"Their Pandora's box has been opened."
That's how Yi Gang, the Beijing chief of the People's Bank of China, described what is among the most-tantalizing economic dynamics of our day: the get-rich-quick euphoria coursing through the world's most-populous nation.
"The Chinese people are no longer satisfied with putting their money in the banks after seeing the huge growth and development in the stock and real estate markets," Yi said recently, explaining as well as anyone why China's stock market keeps rising and rising and rising.
It's hard to resist thinking Yi is inadvertently signaling the next phase of two Chinese bubbles one in real estate, one in stocks. China gives the concept of a pyramid scheme a whole new scale. After all, a key rationale for buying Chinese assets is that continued gains will only enroll ever-growing numbers of first-time investors.
In all likelihood, things will end badly. Yet the scheme has already done something quite remarkable: created the world's first $1 trillion company (well, briefly). That honor goes to PetroChina Co., and it may end up being a dubious one. To understand why, look no further than Industrial Bank of Japan.
In the late 1980s, amid Japan's seemingly unstoppable boom, Industrial Bank of Japan briefly became the biggest company by market value. At the time, U.S. corporate heroes such as General Electric Co.'s Jack Welch, were calling Japan's rise "relentless."
That was just before Japan's asset bubble burst, plunging banks into a crisis from which they only recently emerged. Now, analysts are buzzing about whether China's boom will be a replay of Japan's. Similarities include surging asset valuations, strong economic growth, the aggressive exporting of capital and a belief the good times will never end.
There are important differences, too. One is the sheer number of Cassandras, something Japan's rise lacked. Household names such as Alan Greenspan, Warren Buffett and Li Ka-Shing have warned of a Chinese bubble.
Yet there's something China bulls can learn from the chastened Japan bulls of yesteryear the dangers of loose monetary policy.
China is something the world has never seen. Never before has such an underdeveloped economy with so much potential and so many people become a global economic power so quickly. If Adam Smith, John Maynard Keynes or Karl Marx were alive, none of their economic theories would neatly apply.
Even so, China's central bank, along with those in other major nations, is making the same mistake as Japan: holding short-term rates too low for too long.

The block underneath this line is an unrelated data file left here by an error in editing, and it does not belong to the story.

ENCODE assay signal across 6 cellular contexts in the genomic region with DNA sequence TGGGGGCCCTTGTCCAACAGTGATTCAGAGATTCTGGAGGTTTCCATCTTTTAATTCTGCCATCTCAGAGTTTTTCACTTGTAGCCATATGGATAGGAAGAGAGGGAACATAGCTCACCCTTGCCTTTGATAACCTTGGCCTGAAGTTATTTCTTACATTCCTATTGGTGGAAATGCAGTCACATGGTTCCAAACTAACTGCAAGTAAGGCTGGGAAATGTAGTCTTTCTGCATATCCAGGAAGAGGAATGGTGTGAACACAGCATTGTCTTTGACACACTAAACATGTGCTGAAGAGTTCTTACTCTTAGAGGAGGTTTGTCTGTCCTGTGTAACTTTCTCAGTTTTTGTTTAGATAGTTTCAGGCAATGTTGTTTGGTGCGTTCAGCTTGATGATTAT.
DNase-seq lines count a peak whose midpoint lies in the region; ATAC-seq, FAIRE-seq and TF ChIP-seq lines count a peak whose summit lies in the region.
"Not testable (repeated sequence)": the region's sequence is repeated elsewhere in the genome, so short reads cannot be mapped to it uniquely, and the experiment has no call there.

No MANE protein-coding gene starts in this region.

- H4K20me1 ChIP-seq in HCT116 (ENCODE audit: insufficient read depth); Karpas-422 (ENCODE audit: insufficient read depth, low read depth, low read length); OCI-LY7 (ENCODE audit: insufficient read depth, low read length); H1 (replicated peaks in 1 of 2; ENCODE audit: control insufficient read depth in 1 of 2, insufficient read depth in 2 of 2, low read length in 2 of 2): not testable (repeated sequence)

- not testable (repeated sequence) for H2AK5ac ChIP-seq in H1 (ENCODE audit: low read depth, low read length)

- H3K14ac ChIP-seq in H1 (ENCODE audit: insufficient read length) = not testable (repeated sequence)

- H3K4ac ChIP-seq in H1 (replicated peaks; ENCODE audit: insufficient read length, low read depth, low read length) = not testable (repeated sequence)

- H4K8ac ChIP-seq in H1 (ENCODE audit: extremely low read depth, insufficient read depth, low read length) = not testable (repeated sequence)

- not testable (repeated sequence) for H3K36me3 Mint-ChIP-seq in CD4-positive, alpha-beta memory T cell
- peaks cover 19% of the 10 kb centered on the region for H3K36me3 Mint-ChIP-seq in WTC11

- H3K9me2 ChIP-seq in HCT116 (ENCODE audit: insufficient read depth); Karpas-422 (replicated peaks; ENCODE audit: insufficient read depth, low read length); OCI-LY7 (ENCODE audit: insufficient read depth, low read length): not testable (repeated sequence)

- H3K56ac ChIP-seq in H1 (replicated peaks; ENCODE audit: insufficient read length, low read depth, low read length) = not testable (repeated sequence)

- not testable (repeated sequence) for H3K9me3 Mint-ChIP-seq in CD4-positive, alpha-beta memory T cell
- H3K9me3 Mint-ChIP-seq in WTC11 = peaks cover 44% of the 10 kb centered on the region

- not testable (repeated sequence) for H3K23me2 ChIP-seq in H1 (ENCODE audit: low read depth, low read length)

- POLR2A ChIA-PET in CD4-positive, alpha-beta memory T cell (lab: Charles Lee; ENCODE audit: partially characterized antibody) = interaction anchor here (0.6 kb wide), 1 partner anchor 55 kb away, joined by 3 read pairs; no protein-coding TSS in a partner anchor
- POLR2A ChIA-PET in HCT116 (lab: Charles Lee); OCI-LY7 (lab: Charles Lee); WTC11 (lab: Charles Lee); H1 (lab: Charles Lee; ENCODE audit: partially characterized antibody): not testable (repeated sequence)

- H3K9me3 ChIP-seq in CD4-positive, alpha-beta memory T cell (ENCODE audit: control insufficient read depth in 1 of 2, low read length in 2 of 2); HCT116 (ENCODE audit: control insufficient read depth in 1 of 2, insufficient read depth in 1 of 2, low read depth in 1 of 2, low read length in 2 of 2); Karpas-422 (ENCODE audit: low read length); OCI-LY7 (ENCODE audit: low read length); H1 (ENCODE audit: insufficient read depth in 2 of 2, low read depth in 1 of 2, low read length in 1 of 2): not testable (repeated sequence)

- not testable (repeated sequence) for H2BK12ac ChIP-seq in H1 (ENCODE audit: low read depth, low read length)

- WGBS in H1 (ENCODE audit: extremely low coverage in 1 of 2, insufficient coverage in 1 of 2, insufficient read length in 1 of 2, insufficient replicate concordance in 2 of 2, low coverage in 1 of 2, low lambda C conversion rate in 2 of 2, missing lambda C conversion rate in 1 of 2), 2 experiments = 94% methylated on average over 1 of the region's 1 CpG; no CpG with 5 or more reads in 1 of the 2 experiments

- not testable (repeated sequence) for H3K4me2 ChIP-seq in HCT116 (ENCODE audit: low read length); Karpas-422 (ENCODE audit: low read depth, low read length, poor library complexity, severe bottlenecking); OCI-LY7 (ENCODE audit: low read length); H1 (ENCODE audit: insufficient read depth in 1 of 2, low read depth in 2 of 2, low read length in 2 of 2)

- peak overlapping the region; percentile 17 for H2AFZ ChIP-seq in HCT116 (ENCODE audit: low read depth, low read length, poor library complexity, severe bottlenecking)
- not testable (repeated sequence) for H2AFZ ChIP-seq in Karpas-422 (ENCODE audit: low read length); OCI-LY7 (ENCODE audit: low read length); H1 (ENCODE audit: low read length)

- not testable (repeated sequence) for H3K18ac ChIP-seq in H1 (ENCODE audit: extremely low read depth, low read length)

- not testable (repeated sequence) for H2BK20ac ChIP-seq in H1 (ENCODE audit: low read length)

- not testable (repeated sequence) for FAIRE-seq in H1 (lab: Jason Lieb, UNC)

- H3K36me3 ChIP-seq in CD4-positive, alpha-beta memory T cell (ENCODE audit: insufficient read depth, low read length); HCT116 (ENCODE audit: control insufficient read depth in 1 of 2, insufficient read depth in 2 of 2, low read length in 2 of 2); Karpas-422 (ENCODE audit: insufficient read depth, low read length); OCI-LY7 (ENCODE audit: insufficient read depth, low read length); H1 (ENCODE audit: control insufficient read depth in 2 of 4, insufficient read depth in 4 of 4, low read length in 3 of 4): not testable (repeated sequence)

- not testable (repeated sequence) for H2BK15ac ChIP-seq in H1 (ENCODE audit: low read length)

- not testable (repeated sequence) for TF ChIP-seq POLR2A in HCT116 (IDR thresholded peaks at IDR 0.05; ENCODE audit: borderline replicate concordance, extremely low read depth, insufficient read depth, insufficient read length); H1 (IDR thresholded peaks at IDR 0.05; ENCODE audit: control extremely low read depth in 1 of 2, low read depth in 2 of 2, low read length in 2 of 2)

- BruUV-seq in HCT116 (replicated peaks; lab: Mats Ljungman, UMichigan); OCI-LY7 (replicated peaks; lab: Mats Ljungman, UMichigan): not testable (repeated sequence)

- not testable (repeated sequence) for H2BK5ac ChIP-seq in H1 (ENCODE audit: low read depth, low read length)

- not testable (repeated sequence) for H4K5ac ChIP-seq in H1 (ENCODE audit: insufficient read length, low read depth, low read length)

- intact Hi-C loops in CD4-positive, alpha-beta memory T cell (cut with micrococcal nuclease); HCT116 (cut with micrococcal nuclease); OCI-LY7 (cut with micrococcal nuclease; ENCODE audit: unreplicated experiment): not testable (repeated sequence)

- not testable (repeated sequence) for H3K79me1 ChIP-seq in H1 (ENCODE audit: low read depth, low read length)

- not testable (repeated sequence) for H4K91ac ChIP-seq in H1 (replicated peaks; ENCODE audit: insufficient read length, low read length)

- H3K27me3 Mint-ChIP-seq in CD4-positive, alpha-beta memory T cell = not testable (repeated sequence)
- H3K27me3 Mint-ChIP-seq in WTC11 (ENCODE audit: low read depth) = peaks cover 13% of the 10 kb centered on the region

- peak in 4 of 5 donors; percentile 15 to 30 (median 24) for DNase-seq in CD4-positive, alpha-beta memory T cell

The recent global credit crunch has really been about choice. Bankers had lots of money to lend and investors had lots of money to put into bonds or stocks, yet they chose not to. The turmoil was less about the supply of money than fear of losses.
By pumping money into markets, central banks sought to calm nerves. Yet those actions didn't treat the real problem, just a symptom of it. It was low rates that fueled irrational risk-taking in markets and allowed banks to make loans that wouldn't have been made if monetary policies were sound.
The Bank of Japan waited until the Nikkei stock average rose above 38,000 before tapping on the brakes. And during the 1990s, it never should have lowered rates to zero. It did so at the behest of politicians looking for an easy way out. We're in the latter half of this century's first decade and the BOJ is still preserving what is essentially a zero-interest-rate environment.
Toshihiko Fukui, BOJ governor since March 2003, has only managed to boost the benchmark short-term rate to 0.5 percent. Japan is still a financial buffet table, of sorts. Investors continue to dine out on cheap yen borrowings that they move overseas into higher-yielding markets. The so-called yen-carry trade is a major source of leverage around the globe.
It's not clear that the Federal Reserve has learned the lessons of Japan either. Fed Chairman Ben Bernanke is looking every bit the market cheerleader that his predecessor, Greenspan, was. European Central Bank President Jean-Claude Trichet is under pressure from leaders such as Nicolas Sarkozy of France to follow.
Easy-money policies have knocked markets out of whack. Currencies such as the dollar are sliding at a time when prices for commodities are reaching record highs. That, too, can only end badly.
As long as equity prices keep going up, many investors figure all's well in the world of capitalism. Yet equity gains are more about loose monetary policies than genuine optimism. Also, just about everyone from central bankers to hedge fund managers to individual investors is betting on a weaker dollar and higher commodity prices. How is that sustainable?
Japan's inability to normalize rates is a cautionary tale. China's growth is fueled by foreign investment that's predicated on an undervalued currency. That has locked China into a Faustian bargain with its $1.4 trillion of currency reserves; it can't really sell them or stop adding to them.
If China repeats Japan's mistakes, it will open an even bigger Pandora's box a global one.